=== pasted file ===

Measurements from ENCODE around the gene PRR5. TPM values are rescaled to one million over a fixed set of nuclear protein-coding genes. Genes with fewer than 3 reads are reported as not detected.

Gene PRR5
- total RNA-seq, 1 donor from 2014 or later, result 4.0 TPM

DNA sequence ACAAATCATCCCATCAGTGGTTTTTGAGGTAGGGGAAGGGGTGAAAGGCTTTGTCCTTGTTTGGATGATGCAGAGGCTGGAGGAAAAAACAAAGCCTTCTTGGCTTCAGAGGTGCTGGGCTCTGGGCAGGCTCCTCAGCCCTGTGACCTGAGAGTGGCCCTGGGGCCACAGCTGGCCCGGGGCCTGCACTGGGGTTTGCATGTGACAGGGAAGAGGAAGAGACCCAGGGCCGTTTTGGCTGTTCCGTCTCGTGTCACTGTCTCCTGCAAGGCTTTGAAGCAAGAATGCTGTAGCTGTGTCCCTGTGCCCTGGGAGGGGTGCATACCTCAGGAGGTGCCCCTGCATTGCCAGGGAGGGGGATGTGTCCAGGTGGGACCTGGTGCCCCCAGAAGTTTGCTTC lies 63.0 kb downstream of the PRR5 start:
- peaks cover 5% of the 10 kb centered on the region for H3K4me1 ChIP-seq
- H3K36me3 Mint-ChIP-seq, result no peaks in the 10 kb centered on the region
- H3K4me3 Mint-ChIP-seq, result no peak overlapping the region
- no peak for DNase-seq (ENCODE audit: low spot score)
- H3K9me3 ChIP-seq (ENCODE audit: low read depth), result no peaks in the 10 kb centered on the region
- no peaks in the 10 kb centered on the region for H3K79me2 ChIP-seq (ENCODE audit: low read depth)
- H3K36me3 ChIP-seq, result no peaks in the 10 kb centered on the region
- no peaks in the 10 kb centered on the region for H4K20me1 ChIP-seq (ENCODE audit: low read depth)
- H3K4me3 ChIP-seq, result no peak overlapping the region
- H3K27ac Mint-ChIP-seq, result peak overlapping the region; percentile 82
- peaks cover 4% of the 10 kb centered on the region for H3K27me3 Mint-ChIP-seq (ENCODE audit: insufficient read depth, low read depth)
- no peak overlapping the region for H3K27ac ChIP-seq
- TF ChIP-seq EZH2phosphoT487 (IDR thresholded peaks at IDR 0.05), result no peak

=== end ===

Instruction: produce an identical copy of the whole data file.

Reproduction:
Measurements from ENCODE around the gene PRR5. TPM values are rescaled to one million over a fixed set of nuclear protein-coding genes. Genes with fewer than 3 reads are reported as not detected.

Gene PRR5
- total RNA-seq, 1 donor from 2014 or later, result 4.0 TPM

DNA sequence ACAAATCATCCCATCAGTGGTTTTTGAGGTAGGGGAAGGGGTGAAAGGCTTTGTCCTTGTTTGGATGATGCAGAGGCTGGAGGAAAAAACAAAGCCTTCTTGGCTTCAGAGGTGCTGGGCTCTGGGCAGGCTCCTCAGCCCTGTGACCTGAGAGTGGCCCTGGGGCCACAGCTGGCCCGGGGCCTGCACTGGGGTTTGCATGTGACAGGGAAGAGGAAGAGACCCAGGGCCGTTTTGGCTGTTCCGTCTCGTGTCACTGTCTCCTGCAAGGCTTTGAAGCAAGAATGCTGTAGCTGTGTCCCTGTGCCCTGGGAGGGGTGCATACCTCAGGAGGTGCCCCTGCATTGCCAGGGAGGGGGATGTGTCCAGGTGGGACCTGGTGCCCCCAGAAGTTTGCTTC lies 63.0 kb downstream of the PRR5 start:
- peaks cover 5% of the 10 kb centered on the region for H3K4me1 ChIP-seq
- H3K36me3 Mint-ChIP-seq, result no peaks in the 10 kb centered on the region
- H3K4me3 Mint-ChIP-seq, result no peak overlapping the region
- no peak for DNase-seq (ENCODE audit: low spot score)
- H3K9me3 ChIP-seq (ENCODE audit: low read depth), result no peaks in the 10 kb centered on the region
- no peaks in the 10 kb centered on the region for H3K79me2 ChIP-seq (ENCODE audit: low read depth)
- H3K36me3 ChIP-seq, result no peaks in the 10 kb centered on the region
- no peaks in the 10 kb centered on the region for H4K20me1 ChIP-seq (ENCODE audit: low read depth)
- H3K4me3 ChIP-seq, result no peak overlapping the region
- H3K27ac Mint-ChIP-seq, result peak overlapping the region; percentile 82
- peaks cover 4% of the 10 kb centered on the region for H3K27me3 Mint-ChIP-seq (ENCODE audit: insufficient read depth, low read depth)
- no peak overlapping the region for H3K27ac ChIP-seq
- TF ChIP-seq EZH2phosphoT487 (IDR thresholded peaks at IDR 0.05), result no peak